Most cars in the country of Australia will need a roadworthy inspection on a regular basis, to ensure they're safe for driving and aren't creating undue amounts of pollution and exhaust. If you need to get a new registration or are thinking of selling your vehicle, note a few factors to consider and keep in mind about these inspections and certificates, so you know all details involved and are sure to get this done in a timely manner.
Each state will have its own laws as to roadworthy inspections and certificates, including what is inspected and tested, and how long that certificate is valid after the inspection. When arranging the inspection for your vehicle, be sure you check on your own state's requirements rather than assuming that these will be the same from state to state, so you don't overlook any feature of your vehicle that will be tested and don't let that certificate expire once you receive it.
Age of vehicle
A new vehicle may be exempt from an inspection; this will also vary according to state, but typically those cars that are only a few years old won't need an inspection. However, if your vehicle is used for business, and especially if you transport people for a taxi or shuttle service, your vehicle may need an inspection no matter its age.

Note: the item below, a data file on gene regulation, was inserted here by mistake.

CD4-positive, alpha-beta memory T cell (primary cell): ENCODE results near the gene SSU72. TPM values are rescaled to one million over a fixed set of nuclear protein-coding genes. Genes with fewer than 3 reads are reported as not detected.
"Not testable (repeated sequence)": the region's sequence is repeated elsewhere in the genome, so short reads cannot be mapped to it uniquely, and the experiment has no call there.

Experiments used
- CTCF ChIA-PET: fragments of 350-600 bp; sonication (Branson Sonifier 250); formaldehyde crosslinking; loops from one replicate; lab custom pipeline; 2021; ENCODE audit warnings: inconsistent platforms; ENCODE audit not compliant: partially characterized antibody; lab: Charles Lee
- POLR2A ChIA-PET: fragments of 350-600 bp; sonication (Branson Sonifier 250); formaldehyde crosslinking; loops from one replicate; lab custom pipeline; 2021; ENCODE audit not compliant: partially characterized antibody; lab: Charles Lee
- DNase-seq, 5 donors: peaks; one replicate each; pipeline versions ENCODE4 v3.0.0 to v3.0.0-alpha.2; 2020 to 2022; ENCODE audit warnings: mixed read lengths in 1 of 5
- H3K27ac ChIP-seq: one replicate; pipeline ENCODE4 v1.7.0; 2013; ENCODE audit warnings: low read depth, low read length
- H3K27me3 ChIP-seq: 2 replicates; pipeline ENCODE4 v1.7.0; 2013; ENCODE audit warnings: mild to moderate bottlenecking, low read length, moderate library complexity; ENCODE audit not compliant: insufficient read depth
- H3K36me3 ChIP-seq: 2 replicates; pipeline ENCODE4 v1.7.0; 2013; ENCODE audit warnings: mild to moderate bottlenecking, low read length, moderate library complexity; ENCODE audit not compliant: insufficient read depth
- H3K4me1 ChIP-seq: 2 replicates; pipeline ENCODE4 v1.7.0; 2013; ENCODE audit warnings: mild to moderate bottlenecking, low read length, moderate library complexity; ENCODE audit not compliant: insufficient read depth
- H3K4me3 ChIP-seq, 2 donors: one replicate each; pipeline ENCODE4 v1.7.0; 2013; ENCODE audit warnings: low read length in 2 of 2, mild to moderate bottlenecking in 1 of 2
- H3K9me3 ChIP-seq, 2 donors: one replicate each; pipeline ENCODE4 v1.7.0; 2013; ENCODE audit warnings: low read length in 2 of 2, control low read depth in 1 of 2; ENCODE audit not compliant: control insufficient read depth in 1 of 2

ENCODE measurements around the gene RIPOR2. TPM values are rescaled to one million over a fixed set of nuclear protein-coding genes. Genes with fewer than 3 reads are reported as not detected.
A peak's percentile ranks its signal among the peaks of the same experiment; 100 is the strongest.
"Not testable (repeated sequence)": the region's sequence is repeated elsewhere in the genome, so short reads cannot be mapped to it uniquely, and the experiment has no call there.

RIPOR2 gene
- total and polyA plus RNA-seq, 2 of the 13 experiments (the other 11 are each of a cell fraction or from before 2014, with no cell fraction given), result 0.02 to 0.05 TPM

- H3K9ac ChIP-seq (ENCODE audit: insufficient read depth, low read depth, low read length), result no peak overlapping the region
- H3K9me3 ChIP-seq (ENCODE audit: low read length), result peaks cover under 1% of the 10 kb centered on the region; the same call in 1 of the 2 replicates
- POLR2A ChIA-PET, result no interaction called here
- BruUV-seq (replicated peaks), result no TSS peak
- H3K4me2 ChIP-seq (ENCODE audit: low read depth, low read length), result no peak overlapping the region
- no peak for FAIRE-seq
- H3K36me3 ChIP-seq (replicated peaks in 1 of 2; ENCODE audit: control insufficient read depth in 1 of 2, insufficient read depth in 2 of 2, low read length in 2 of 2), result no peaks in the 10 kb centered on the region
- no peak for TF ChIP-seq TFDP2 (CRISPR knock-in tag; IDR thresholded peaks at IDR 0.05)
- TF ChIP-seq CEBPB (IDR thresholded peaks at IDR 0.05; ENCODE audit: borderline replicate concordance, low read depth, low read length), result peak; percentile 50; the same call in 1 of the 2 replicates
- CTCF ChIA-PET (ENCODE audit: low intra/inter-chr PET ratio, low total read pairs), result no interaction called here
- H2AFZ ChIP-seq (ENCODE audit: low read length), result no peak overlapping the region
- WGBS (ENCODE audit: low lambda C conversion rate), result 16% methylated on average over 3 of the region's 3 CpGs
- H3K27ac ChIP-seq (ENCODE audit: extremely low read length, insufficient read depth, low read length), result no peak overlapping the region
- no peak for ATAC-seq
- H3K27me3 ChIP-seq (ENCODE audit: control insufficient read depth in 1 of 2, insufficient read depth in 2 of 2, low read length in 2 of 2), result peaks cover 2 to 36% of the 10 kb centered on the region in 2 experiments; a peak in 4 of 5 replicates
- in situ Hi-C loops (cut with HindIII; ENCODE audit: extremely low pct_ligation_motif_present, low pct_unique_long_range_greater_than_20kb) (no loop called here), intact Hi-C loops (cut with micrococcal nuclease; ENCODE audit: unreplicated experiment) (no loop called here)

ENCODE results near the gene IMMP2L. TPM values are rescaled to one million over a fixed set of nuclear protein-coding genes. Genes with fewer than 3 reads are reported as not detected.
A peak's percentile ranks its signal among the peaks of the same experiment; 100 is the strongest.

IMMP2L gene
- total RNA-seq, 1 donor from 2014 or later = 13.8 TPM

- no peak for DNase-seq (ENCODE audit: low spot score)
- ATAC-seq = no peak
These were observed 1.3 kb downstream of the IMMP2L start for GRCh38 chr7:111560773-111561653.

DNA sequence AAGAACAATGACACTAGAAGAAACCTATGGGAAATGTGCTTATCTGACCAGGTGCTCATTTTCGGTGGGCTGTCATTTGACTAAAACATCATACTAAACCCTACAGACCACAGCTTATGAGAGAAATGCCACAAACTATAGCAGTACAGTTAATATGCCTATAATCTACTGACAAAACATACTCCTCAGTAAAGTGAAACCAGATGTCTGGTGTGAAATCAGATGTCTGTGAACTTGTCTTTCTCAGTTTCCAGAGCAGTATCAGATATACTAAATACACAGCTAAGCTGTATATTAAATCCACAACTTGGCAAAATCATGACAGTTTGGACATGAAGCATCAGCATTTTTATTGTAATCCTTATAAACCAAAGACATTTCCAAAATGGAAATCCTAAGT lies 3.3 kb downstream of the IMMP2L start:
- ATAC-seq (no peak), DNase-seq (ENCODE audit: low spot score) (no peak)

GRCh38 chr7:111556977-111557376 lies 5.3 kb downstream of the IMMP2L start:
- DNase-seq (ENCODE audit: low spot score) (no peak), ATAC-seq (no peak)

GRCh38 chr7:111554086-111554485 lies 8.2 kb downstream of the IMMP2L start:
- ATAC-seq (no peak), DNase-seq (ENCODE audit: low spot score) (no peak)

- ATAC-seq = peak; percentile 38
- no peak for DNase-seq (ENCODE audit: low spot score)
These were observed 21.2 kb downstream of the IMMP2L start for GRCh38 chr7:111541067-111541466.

What is tested
It's fairly obvious that a roadworthy inspection would test the brakes and steering, to ensure you can control the car when on the road. However, this inspection may include items that you wouldn't expect, such as the horn, as this keeps other drivers safe on the road. The air conditioner might also be checked, not to see if it works, but to note if it's leaking refrigerant, as this is damaging to the environment. To know what repairs you might want to make before you even take your car in for an inspection, check with the state office for a list of items that are applicable to your car, rather than assuming you know what will be included.
If you don't agree with the findings of the inspection of your vehicle, you can have a second inspection done by another certified inspector. If he or she also disagrees with the first inspector, you can take that report back to them and also file a complaint with your state. This can be what's needed to receive a refund of those inspection charges, and to ensure you are able to get your registration or sell your vehicle, as intended.Share